by Eddie Grassie of Harrowgate

Even the best-painted miniature can be let down by a badly-done base. A little effort can make a big difference.


Filling materials such as masking tape, Plasticene or Clay, quick drying household filler, sand from pet shops, PVA glue, acrylic paints and ink.


This really depends on the type of figure and base being used. I find metal figures usually require more filling than plastics, which seem to fit their bases better.

Plastics - More often than not, a little of the white masking tape is enough to cover any holes in the slot base. Paint the base with base colour and allow drying.

Metals - May require more work. Cover any large holes in the slot base with masking tape, and then fill in around or between feet with plasticene or clay to disguise the slot. This is also the point to add any extra bits to the base, stones, plants or whatever. A thin coat of household filler mixed with your chosen base colour if you wish, will cover any filling work and provide a hard covering for plasticene. Paint over with the base colour, a couple of thin coats is best and allow drying.


Adding base colour to filling material or glue is a matter of personal preference: Whether you add colour or not, paint over the base with undiluted PVA glue. Dip the base into a box of sand, press down gently to ensure adhesion and leave in the sand while you prepare the next base. Just keep swapping the figures over each time, shake off any loose sand and leave to dry thoroughly.


Paint over the base with diluted base colour, the sand will still absorb a lot of fluid so you will need a fair bit of paint. Diluting it helps it flow better and get into all the nooks and crannies. Allow this coat to dry. Once it has dried, dry brush over with a lighter shade of your chosen base colour as a highlight. The more often you do this the lighter your ground colour will appear. For sci-fi figs, I find browns, blacks and greys the best colours to use.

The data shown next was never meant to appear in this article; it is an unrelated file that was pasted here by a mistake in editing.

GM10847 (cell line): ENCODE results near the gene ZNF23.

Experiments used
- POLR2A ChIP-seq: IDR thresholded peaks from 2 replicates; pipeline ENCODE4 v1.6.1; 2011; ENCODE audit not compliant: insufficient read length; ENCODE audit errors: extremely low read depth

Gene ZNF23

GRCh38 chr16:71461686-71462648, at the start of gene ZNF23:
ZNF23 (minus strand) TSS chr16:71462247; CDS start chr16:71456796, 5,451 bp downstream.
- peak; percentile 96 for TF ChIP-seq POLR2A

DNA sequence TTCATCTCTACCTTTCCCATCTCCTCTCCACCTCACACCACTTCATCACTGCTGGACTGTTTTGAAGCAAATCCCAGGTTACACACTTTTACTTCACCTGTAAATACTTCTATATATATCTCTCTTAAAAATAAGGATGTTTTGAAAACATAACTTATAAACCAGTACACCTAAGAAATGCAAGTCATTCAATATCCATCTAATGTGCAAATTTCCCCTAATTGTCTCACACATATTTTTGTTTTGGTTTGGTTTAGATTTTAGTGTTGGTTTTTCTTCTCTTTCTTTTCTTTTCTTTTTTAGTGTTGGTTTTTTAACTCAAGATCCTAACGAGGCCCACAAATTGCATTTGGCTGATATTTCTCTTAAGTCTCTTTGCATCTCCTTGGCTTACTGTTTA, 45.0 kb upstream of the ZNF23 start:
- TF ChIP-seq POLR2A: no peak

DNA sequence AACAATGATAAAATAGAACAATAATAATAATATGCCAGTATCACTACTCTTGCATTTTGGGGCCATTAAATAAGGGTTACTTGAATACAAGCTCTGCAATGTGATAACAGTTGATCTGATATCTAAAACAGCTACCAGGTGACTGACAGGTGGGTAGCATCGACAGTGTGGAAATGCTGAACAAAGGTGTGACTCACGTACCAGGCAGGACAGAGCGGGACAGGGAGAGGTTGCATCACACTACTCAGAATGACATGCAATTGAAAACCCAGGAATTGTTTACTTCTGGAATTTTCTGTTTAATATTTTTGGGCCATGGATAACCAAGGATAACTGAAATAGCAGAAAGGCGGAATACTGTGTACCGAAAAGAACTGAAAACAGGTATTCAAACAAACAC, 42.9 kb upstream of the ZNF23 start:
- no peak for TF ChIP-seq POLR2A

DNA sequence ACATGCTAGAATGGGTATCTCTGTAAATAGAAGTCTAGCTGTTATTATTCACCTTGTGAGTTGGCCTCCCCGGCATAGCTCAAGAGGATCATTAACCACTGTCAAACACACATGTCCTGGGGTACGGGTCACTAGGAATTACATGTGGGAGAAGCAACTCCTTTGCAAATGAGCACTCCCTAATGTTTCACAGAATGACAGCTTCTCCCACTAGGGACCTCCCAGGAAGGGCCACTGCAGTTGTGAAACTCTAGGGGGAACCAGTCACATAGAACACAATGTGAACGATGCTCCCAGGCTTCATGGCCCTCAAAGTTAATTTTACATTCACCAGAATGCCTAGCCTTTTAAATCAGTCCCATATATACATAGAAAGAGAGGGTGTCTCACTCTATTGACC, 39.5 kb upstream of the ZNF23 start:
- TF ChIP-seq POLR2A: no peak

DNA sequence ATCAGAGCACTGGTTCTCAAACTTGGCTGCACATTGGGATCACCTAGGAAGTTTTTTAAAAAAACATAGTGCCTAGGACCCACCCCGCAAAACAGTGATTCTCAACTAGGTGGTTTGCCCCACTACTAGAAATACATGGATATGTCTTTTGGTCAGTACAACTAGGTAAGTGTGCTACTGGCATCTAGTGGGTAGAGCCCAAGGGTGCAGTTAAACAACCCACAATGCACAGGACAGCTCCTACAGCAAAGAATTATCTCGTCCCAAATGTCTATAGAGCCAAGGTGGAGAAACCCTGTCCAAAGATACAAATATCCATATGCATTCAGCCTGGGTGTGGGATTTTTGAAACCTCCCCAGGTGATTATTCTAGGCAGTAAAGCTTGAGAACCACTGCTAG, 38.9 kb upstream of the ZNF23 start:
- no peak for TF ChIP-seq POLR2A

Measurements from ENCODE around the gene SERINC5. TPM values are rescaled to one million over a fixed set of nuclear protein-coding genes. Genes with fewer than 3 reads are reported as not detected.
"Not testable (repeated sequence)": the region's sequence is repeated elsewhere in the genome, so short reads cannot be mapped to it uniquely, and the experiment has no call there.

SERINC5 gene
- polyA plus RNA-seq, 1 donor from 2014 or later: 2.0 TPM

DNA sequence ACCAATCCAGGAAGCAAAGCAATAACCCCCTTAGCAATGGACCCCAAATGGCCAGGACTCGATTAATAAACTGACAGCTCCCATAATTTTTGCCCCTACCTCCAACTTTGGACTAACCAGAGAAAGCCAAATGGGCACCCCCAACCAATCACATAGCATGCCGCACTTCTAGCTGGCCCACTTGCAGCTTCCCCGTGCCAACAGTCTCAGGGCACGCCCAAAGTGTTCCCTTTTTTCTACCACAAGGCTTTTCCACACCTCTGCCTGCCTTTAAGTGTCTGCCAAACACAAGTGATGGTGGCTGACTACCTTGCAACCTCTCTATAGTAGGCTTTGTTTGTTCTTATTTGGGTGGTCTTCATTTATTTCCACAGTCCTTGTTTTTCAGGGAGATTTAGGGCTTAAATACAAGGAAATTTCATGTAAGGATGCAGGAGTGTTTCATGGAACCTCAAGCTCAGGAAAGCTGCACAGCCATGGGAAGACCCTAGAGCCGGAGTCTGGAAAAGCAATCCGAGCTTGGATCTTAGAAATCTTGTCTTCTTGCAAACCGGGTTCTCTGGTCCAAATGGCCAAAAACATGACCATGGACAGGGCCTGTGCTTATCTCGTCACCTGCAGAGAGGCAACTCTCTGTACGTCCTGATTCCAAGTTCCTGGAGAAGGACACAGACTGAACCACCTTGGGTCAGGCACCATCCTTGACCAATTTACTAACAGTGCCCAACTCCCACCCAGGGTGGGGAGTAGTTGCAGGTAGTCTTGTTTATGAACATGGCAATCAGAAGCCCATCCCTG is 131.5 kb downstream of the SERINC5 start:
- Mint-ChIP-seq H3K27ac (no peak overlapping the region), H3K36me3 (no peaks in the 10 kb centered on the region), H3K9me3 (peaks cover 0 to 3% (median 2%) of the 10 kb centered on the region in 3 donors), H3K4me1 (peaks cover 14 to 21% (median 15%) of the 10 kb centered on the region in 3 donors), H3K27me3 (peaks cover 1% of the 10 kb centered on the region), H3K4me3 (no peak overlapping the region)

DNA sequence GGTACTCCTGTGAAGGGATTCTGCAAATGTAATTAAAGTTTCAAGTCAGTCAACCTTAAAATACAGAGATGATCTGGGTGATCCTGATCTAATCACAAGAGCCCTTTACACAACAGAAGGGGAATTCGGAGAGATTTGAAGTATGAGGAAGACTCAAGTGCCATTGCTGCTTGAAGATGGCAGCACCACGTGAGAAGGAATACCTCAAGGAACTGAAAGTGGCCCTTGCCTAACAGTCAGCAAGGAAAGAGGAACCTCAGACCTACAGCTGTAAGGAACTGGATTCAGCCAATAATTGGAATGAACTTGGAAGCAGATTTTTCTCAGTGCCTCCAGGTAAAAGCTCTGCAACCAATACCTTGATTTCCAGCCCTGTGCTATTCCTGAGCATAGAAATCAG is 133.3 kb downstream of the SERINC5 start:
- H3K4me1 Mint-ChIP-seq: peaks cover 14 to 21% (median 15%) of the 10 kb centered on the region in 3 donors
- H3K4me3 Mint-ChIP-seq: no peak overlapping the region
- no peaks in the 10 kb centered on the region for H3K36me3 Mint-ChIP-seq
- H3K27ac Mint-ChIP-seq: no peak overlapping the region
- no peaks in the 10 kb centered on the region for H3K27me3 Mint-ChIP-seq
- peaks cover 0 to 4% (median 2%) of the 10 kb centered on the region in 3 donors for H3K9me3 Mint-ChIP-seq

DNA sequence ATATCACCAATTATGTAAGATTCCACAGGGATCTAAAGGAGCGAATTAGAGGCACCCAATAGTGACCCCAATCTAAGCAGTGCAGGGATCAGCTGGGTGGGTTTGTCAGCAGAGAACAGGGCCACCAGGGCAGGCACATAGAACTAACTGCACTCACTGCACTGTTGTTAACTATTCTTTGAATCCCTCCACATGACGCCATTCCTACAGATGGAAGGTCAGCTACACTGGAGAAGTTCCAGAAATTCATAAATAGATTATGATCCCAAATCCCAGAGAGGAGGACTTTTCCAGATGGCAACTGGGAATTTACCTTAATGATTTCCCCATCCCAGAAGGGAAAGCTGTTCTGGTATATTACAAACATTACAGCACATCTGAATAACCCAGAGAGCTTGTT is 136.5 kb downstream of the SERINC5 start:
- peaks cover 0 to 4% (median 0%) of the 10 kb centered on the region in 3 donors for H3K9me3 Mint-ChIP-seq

If you use this method on figures with a solid base that has been glued on to a "Slot" type base or a home made base and the base of the figure is still obvious beneath the sand, a good tip is to put a heavier highlight, not on the ridge of the base but at the bottom where the two bases meet, highlight the rest of the base as normal. This nicely tricks the eye into not seeing.

Once all the above is dry, just go round and neaten up the edge of the base with what ever colour you use to match your table. Varnish. Dry. Get gaming.

When putting based figures onto standard bases, I blend the join with Milliput. It strengthens the join and makes the join less obvious.